Many kids by 11 have done gymnastics all their lives and so many hours a week they have never been able to experience anything else. Many start to want to try being on the soccer team, cheerleading, dance class and so on and feel that their gymnastics does not allow this.

    For others it can be social reasons. For younger kids going to gymnastics is the social events, if they weren't at the the gym they would be at home. But as they get older school social ness becomes more important. If they weren't at gym they may be invited to " hang out", go to the ,all or the movies, attend discos and so on. They get tired of telling their friends they can't come to things because they have gymnastics and thee kids get tired of having their invitations rejected and they may stop inviting. By this age fitting in socially can rank up there with breathing as to the most important things in life.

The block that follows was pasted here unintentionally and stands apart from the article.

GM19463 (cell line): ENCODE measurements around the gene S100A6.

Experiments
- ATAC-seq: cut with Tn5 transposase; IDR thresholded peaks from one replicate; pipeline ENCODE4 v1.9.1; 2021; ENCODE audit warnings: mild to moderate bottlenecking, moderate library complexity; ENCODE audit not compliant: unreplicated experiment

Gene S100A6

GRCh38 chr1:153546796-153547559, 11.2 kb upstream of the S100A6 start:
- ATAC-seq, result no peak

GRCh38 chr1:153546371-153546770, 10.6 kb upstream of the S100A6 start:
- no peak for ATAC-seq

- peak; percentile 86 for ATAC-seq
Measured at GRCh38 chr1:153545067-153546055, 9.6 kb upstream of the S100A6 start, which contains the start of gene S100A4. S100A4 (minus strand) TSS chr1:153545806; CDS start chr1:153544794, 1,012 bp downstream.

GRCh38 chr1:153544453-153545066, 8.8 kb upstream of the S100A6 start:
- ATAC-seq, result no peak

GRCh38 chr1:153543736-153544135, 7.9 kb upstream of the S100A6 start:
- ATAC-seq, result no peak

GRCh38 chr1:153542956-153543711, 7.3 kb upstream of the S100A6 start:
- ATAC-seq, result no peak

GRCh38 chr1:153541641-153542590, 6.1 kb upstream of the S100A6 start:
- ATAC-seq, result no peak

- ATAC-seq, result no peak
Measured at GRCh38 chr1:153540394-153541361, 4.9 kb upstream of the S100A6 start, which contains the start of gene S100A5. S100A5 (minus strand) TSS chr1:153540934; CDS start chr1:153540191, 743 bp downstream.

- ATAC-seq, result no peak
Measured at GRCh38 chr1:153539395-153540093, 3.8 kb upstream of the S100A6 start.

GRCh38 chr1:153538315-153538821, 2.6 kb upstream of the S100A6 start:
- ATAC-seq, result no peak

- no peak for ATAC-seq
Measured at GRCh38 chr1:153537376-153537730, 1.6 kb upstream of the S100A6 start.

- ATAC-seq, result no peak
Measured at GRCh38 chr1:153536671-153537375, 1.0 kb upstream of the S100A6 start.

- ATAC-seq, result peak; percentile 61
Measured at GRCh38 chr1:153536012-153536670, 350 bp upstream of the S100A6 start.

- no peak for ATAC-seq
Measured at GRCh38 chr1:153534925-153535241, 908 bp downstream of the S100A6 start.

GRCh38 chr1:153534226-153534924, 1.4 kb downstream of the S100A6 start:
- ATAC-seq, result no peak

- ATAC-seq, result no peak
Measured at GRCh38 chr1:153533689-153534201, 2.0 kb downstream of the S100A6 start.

Somethimes the problem is the changing body, kids body's start to change at this age they will usually feel very self conscious and unsure about it. Gymnastics required attire of nothing but a leotard has driven many pre teens and teens from the sport.
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  7. gymgal

    gymgal New Member CBBC Board Member CB Booster Club Proud Parent

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    If it were me, I'd be talking with the head coach at this point, in addition to your dd. I wouldn't just accept "it's not fun anymore". There would have to be a more thought out explanation before my dd gave up something that has been part of her life since she was 3. I would be exploring what is really going on and trying to work a solution for it (less hours, a total break, change up in training, different gym if there's problems there, etc). Sometimes just giving her a different perspective might help too. She's a level 8! how many girls get to that level? That's some real good talent there! We all have some kind of talent and it is a real shame to not see it to her fullest potential. Let her know you will work with her in forming a plan that works for her and solves whatever the problem is.